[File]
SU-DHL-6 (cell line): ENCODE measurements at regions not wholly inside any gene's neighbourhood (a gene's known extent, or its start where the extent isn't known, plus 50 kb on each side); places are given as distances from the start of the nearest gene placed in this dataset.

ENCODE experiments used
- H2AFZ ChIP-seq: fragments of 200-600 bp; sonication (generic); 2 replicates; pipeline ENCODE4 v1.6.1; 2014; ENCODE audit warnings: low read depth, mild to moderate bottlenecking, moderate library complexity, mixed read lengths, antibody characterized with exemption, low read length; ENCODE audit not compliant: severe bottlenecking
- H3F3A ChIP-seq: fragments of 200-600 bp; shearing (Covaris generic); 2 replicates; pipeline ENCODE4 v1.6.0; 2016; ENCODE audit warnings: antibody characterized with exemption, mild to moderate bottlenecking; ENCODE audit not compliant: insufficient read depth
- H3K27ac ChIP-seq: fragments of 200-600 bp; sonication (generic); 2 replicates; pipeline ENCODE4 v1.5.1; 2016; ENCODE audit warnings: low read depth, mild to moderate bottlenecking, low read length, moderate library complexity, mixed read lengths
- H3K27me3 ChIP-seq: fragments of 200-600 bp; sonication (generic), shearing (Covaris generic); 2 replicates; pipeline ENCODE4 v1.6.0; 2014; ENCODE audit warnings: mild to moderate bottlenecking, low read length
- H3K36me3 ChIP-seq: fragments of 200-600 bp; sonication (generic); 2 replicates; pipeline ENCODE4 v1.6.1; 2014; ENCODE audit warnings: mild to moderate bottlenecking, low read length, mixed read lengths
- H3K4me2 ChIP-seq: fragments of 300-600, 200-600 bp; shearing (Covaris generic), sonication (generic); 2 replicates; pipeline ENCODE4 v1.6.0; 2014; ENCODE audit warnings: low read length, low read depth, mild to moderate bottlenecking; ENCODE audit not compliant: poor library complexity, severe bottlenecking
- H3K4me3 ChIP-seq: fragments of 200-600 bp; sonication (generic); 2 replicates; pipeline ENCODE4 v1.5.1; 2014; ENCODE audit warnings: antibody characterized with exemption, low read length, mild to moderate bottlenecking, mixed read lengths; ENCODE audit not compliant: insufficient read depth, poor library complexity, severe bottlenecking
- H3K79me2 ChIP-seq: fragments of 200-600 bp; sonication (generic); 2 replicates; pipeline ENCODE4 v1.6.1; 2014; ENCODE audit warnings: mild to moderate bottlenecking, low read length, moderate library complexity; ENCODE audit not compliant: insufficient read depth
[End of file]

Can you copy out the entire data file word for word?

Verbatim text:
SU-DHL-6 (cell line): ENCODE measurements at regions not wholly inside any gene's neighbourhood (a gene's known extent, or its start where the extent isn't known, plus 50 kb on each side); places are given as distances from the start of the nearest gene placed in this dataset.

ENCODE experiments used
- H2AFZ ChIP-seq: fragments of 200-600 bp; sonication (generic); 2 replicates; pipeline ENCODE4 v1.6.1; 2014; ENCODE audit warnings: low read depth, mild to moderate bottlenecking, moderate library complexity, mixed read lengths, antibody characterized with exemption, low read length; ENCODE audit not compliant: severe bottlenecking
- H3F3A ChIP-seq: fragments of 200-600 bp; shearing (Covaris generic); 2 replicates; pipeline ENCODE4 v1.6.0; 2016; ENCODE audit warnings: antibody characterized with exemption, mild to moderate bottlenecking; ENCODE audit not compliant: insufficient read depth
- H3K27ac ChIP-seq: fragments of 200-600 bp; sonication (generic); 2 replicates; pipeline ENCODE4 v1.5.1; 2016; ENCODE audit warnings: low read depth, mild to moderate bottlenecking, low read length, moderate library complexity, mixed read lengths
- H3K27me3 ChIP-seq: fragments of 200-600 bp; sonication (generic), shearing (Covaris generic); 2 replicates; pipeline ENCODE4 v1.6.0; 2014; ENCODE audit warnings: mild to moderate bottlenecking, low read length
- H3K36me3 ChIP-seq: fragments of 200-600 bp; sonication (generic); 2 replicates; pipeline ENCODE4 v1.6.1; 2014; ENCODE audit warnings: mild to moderate bottlenecking, low read length, mixed read lengths
- H3K4me2 ChIP-seq: fragments of 300-600, 200-600 bp; shearing (Covaris generic), sonication (generic); 2 replicates; pipeline ENCODE4 v1.6.0; 2014; ENCODE audit warnings: low read length, low read depth, mild to moderate bottlenecking; ENCODE audit not compliant: poor library complexity, severe bottlenecking
- H3K4me3 ChIP-seq: fragments of 200-600 bp; sonication (generic); 2 replicates; pipeline ENCODE4 v1.5.1; 2014; ENCODE audit warnings: antibody characterized with exemption, low read length, mild to moderate bottlenecking, mixed read lengths; ENCODE audit not compliant: insufficient read depth, poor library complexity, severe bottlenecking
- H3K79me2 ChIP-seq: fragments of 200-600 bp; sonication (generic); 2 replicates; pipeline ENCODE4 v1.6.1; 2014; ENCODE audit warnings: mild to moderate bottlenecking, low read length, moderate library complexity; ENCODE audit not compliant: insufficient read depth